How do phones (and other devices) show the exact date and time even after being switched on after a while?

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My phone was switched off since the past hour and I switched it on right now and I realised how normal it was for It to show me the exact present time and date and I wonder how.

In: Technology

Even when turned off, there is still a little bit of power being used to keep some fundamental operations of the device running, one of them being the system clock.

Turning your phone off does not cut the power to everything in your phone. Mostly just the screen and main processor. There’s still a lot going on after you’ve powered it down.

It has a battery-backed clock on the inside. You don’t *have* to sync your time with the internet, and you don’t always have an internet connection. If you don’t, the phone still keeps relatively decent time while it’s on. How?

There’s a circuit somewhere in the phone that serves as a clock. It might even be part of the CPU. One neat thing we figured out a long time ago is certain crystals vibrate at predictable frequencies when you run electricity through them. That’s why you see a lot of watches say they have a “quartz movement”. Both watches and computers take advantage of this.

So basically a tiny quartz crystal gets installed in a thing that can count how many times it vibrates. Then some electricity is applied. The person who designed the circuit set it up so once the right number of vibrations happens, a “tick” happens. That “tick” might be once per second, but usually it’s much faster so smaller amounts of time can be measured. The smallest amount of time that can be measured is whatever one vibration of that crystal takes.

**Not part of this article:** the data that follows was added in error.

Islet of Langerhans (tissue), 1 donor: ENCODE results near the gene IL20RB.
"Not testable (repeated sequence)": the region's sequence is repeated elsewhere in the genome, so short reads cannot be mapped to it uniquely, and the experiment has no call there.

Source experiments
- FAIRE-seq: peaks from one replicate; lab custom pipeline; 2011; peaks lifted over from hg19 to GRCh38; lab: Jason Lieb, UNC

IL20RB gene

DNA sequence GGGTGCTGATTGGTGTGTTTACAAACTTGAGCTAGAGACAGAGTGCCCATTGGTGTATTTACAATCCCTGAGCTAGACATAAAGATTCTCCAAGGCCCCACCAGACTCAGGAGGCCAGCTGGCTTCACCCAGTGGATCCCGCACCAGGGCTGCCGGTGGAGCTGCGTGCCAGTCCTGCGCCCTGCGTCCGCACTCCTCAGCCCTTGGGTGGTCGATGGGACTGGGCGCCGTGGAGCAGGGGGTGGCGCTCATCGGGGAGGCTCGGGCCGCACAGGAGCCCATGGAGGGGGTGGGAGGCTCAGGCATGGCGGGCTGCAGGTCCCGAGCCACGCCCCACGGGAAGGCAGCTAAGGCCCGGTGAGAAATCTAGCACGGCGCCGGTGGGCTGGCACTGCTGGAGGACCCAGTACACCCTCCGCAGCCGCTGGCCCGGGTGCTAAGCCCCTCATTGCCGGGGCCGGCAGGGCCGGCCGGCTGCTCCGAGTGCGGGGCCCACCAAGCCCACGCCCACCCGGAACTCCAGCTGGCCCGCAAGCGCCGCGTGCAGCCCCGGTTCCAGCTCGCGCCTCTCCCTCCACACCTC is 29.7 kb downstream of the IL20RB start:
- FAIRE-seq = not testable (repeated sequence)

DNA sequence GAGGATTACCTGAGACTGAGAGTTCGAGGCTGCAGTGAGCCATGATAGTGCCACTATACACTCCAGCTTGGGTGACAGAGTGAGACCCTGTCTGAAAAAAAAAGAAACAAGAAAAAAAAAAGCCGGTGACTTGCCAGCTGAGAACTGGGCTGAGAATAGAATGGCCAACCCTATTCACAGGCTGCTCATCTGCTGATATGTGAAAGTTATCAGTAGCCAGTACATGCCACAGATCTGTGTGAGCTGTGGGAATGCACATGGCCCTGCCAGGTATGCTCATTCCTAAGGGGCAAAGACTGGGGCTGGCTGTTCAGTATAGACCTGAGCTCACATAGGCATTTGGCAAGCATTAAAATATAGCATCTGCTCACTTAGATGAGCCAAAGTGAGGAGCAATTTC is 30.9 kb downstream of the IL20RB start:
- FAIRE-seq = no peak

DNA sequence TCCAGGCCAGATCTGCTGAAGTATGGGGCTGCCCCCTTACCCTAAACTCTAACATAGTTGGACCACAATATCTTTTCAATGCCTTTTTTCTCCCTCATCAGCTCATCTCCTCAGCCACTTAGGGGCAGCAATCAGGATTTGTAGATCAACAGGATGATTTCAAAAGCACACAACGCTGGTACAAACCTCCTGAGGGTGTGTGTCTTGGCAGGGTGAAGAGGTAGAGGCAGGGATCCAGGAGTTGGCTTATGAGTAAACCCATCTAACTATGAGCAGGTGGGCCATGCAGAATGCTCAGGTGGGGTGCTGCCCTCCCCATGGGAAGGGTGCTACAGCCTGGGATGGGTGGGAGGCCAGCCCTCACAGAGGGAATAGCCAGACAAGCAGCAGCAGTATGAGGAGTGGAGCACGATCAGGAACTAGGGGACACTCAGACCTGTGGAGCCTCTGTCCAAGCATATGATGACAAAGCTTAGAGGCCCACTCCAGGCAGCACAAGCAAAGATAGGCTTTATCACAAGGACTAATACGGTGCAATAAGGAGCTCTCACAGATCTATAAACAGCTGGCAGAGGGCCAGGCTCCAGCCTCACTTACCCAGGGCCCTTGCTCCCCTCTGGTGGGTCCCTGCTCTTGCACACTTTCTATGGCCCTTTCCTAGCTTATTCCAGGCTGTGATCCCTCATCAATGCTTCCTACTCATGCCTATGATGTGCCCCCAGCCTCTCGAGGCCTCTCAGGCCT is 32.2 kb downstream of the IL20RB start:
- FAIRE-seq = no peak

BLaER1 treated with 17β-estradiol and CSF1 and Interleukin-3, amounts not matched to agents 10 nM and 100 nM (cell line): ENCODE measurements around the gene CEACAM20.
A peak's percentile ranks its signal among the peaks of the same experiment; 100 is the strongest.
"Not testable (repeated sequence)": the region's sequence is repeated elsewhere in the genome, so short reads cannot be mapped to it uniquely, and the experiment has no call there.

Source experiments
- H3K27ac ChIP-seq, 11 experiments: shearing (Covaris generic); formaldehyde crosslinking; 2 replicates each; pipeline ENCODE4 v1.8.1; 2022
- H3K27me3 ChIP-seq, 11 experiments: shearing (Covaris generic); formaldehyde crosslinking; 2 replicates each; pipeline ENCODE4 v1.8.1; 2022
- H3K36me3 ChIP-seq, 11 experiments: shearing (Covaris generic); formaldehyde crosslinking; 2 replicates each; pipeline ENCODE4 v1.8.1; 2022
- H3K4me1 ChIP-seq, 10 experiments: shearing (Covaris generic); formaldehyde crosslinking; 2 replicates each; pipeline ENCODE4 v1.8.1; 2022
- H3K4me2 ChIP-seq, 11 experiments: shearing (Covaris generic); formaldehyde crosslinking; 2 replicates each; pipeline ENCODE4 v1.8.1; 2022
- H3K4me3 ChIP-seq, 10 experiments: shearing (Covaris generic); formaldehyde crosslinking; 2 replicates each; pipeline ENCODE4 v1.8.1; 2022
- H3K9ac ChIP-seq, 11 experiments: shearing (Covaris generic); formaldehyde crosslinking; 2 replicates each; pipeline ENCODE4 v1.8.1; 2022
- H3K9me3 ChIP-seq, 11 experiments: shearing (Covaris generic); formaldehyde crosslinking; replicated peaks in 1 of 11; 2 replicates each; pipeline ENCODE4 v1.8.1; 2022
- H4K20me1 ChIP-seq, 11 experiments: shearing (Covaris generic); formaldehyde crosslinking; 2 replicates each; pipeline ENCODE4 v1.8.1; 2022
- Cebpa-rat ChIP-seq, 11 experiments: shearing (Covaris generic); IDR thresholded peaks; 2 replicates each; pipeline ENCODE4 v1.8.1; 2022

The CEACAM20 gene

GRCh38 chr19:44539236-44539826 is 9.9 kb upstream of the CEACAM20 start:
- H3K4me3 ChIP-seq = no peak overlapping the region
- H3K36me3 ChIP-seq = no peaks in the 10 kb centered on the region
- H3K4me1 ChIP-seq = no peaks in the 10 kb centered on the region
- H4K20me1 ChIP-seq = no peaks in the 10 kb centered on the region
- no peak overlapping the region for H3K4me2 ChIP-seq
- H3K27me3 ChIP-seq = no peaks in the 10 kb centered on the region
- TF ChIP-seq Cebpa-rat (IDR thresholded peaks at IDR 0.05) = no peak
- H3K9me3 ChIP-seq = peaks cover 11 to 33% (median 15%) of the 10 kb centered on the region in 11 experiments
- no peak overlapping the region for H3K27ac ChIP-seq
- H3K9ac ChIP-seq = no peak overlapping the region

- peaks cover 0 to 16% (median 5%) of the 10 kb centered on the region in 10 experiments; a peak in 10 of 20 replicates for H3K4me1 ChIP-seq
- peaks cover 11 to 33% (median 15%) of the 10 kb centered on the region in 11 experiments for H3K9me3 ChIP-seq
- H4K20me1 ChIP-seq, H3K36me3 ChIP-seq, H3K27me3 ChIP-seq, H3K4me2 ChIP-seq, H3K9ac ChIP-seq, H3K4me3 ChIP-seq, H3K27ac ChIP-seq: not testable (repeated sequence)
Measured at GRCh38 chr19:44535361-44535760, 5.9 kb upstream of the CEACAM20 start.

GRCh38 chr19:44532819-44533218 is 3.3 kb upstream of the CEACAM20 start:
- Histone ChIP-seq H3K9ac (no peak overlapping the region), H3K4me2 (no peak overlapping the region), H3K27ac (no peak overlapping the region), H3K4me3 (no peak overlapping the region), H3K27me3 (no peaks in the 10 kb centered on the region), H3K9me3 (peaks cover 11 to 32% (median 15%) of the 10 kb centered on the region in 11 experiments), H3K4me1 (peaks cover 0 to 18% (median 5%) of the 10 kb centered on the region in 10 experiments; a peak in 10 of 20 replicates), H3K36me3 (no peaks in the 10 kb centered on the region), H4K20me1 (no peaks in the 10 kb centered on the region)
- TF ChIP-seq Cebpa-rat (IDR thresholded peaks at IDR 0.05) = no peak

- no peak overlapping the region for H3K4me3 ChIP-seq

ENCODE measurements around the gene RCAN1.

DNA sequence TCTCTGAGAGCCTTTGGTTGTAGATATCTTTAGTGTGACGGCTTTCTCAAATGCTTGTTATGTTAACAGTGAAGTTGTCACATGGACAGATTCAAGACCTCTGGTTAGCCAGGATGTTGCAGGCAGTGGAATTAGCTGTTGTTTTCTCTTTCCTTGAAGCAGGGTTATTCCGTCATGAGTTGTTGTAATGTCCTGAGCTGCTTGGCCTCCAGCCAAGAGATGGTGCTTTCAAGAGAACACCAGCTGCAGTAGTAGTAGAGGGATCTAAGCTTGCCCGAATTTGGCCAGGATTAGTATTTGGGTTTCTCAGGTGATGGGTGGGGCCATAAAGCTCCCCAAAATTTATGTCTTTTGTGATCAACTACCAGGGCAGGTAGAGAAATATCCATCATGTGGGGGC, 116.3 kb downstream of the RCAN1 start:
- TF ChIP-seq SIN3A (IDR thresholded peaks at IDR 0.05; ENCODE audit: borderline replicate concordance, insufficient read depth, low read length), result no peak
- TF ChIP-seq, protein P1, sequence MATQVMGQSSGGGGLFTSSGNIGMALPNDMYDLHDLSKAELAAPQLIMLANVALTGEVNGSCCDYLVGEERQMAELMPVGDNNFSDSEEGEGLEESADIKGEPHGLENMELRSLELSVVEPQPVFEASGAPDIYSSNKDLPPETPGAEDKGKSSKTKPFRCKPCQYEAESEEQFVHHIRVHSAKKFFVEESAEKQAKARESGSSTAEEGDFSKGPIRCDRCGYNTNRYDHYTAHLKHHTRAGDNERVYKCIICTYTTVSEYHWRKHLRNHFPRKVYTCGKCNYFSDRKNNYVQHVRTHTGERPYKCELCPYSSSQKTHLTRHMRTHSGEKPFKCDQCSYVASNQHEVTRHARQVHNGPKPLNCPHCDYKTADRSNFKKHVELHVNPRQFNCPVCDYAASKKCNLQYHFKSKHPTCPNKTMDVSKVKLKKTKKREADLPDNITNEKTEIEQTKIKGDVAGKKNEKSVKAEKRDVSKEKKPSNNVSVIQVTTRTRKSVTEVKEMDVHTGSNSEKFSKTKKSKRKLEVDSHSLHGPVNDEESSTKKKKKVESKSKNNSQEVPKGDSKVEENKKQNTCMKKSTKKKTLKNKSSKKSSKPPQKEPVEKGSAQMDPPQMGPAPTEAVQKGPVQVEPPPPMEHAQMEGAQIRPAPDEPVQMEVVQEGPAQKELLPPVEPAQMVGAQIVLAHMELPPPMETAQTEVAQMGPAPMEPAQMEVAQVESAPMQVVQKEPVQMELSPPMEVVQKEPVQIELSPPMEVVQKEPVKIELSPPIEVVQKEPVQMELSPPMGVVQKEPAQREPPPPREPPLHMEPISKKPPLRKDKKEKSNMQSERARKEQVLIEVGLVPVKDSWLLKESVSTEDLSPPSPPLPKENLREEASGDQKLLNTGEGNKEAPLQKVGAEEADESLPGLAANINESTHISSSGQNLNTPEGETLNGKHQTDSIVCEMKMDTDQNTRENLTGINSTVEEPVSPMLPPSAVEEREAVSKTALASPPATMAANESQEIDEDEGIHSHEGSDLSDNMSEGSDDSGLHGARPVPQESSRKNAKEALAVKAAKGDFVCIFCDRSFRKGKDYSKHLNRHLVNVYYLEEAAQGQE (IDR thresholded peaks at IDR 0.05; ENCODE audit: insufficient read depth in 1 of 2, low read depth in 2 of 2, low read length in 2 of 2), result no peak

So even when your phone is “off”, it’s probably still running a tiny circuit that updates the clock. This only takes a teeny tiny amount of electricity. Many simple watches can go 3+ years on one battery charge. So your phone can stay off for a long time before that clock circuit drains the battery.

PCs have this too. If you open most cases, you’ll find a small watch battery attached to he motherboard. This is used to keep the clock running even when there is no power. There’s also a battery inside some early Game Boy games like Pokemon Crystal that had a clock. By now many of the batteries have run out and those clock-based features don’t work anymore if you turn off the game! Pretty much anything that has an “off” state and keeps the time is likely using a small battery-backed quartz clock to do so.

These clocks aren’t always the most accurate, though. Very accurate ones are more expensive. That’s why computers tend to sync with an internet time source. My last PC could be as much as 5 minutes wrong if it went a day without internet connectivity.

GPS. The so called “positioning” satellite really send out times and dates. GPS programs can use this to form locations and such but it tells the device the time and date.

There are a few different ways: